Of course, the 727’s ability to use shorter runways meant it inevitably found its way onto tactical military missions. The U.S. Navy employed C-22B transports based on the plane. Even Iran repurposed 727s for maritime patrol work. After the 1979 revolution, acquiring parts and technical data became nearly impossible, grounding most of the secret spy planes.
Gone But Not Forgotten: Exploring the Rise and Fall of the Iconic Boeing 727 - Too Loud to Ignore
When the first Boeing 727s entered service in the mid-1960s, some of the marketing slogans boasted of the “quietest jet cabins ever designed.” But it didn’t take long for reality to set in - the roaring triplet of Pratt & Whitney engines were anything but quiet.
As Torsten Jacobi reported, the 727’s noise “proved dubious once the jets were actually in service.” By the 1970s, as environmental regulations began tightening on aircraft noise pollution, the 727’s thunderous rumbles became a real liability.
Neighborhood groups near major airports began filing noise complaints and lobbying for restrictions. Research correlated excessive airplane noise with increased heart disease and hypertension in surrounding communities. Class action lawsuits sought compensation for homeowners subjected to the unrelenting thunder of low-flying trijets.
For Pete Harrison, who lived under the approach path into Chicago’s O’Hare Airport in the 1980s, the endless procession of 727s was maddening. “Sometimes three or four of them would fly over every minute. The house would vibrate with the rumbling. We had to sleep with earplugs,” he recalls.
Noise curfews implemented in the 90s forced airlines to redistribute their 727 fleets away from certain hubs. American and United found themselves scrambling to reassign planes from San Jose and Orange County airports in California when tougher regulations took effect. But even if the 727s moved elsewhere, the noise complaints continued piling up across the country.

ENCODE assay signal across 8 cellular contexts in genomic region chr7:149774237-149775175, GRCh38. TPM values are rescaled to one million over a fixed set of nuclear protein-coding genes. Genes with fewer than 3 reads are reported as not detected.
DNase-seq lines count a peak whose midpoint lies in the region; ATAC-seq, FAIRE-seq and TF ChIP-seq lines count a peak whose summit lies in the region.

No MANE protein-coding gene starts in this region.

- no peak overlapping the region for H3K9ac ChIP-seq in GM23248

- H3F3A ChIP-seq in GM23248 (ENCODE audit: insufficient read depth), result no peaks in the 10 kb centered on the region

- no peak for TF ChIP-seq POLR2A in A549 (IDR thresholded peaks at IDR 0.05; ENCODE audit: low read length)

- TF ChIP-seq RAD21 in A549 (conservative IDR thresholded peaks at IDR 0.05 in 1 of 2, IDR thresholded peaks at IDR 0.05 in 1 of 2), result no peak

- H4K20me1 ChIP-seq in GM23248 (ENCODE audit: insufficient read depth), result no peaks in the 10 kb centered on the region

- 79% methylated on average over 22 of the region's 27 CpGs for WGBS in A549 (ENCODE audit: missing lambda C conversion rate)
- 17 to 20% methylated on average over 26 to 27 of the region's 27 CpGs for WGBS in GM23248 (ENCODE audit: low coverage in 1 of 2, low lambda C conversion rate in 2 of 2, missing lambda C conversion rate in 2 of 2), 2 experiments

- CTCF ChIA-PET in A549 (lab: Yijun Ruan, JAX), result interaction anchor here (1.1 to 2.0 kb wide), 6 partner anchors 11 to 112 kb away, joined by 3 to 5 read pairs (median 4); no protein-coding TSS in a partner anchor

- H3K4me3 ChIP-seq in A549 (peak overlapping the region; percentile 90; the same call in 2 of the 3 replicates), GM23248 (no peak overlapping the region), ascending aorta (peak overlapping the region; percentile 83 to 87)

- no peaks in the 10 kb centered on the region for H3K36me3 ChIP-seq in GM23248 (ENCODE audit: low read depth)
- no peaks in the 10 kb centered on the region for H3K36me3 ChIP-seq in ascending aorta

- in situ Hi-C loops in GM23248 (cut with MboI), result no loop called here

By the beginning of the 1990s, the 727 faced a PR crisis. They had gone from being the vanguard of the jet age to being labeled as “flying motorcycles” by noise activists. The trijets were banned outright at some airports and faced severely curtailed operations at others.
Airlines faced a dilemma. The economics of the 727 were still viable for many domestic routes and replacing the entire fleet with quieter planes like the 757 would be hugely expensive. But the regulatory writing was on the wall.
The solution was hush kits – muffler-like devices fitted inside the engine exhausts to dampen the noise. Airlines like Southwest quietly (no pun intended) refitted their 727s to squeeze more useful life out of the jets before retirement. While not perfect, the hush kits significantly muffled the shriek of the Pratt & Whitney engines.
Gone But Not Forgotten: Exploring the Rise and Fall of the Iconic Boeing 727 - The Beginning of the End
As we entered the 1990s, the legendary Boeing 727 was clearly entering its twilight years. Having debuted to transform air travel in the 1960s, by this point the trijets were facing a midlife crisis. Sure, you still saw them everywhere from LaGuardia to LAX. But reckoning was coming.